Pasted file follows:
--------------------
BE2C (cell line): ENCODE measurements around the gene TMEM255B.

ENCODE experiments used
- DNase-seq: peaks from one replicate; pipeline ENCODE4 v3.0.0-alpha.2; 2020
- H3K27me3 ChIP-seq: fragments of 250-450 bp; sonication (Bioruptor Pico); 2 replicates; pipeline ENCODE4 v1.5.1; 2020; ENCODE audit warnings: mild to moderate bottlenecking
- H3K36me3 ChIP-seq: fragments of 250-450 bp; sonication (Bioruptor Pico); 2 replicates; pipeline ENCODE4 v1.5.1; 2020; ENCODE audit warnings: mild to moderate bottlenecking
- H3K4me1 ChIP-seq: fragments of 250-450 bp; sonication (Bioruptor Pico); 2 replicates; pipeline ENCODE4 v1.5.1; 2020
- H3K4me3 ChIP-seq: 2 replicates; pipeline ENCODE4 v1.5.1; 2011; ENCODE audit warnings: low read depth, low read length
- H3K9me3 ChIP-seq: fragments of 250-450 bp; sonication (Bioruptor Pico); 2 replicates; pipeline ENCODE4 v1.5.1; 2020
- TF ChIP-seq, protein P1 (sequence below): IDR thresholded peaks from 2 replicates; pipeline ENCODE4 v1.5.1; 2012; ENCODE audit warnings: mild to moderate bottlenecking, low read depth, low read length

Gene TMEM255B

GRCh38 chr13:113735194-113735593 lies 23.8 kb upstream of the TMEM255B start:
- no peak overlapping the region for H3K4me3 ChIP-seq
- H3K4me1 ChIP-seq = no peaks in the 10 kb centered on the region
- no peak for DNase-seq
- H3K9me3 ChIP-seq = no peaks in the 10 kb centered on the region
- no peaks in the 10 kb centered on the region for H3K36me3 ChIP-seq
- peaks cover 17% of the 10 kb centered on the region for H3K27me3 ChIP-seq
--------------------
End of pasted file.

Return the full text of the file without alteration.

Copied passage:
BE2C (cell line): ENCODE measurements around the gene TMEM255B.

ENCODE experiments used
- DNase-seq: peaks from one replicate; pipeline ENCODE4 v3.0.0-alpha.2; 2020
- H3K27me3 ChIP-seq: fragments of 250-450 bp; sonication (Bioruptor Pico); 2 replicates; pipeline ENCODE4 v1.5.1; 2020; ENCODE audit warnings: mild to moderate bottlenecking
- H3K36me3 ChIP-seq: fragments of 250-450 bp; sonication (Bioruptor Pico); 2 replicates; pipeline ENCODE4 v1.5.1; 2020; ENCODE audit warnings: mild to moderate bottlenecking
- H3K4me1 ChIP-seq: fragments of 250-450 bp; sonication (Bioruptor Pico); 2 replicates; pipeline ENCODE4 v1.5.1; 2020
- H3K4me3 ChIP-seq: 2 replicates; pipeline ENCODE4 v1.5.1; 2011; ENCODE audit warnings: low read depth, low read length
- H3K9me3 ChIP-seq: fragments of 250-450 bp; sonication (Bioruptor Pico); 2 replicates; pipeline ENCODE4 v1.5.1; 2020
- TF ChIP-seq, protein P1 (sequence below): IDR thresholded peaks from 2 replicates; pipeline ENCODE4 v1.5.1; 2012; ENCODE audit warnings: mild to moderate bottlenecking, low read depth, low read length

Gene TMEM255B

GRCh38 chr13:113735194-113735593 lies 23.8 kb upstream of the TMEM255B start:
- no peak overlapping the region for H3K4me3 ChIP-seq
- H3K4me1 ChIP-seq = no peaks in the 10 kb centered on the region
- no peak for DNase-seq
- H3K9me3 ChIP-seq = no peaks in the 10 kb centered on the region
- no peaks in the 10 kb centered on the region for H3K36me3 ChIP-seq
- peaks cover 17% of the 10 kb centered on the region for H3K27me3 ChIP-seq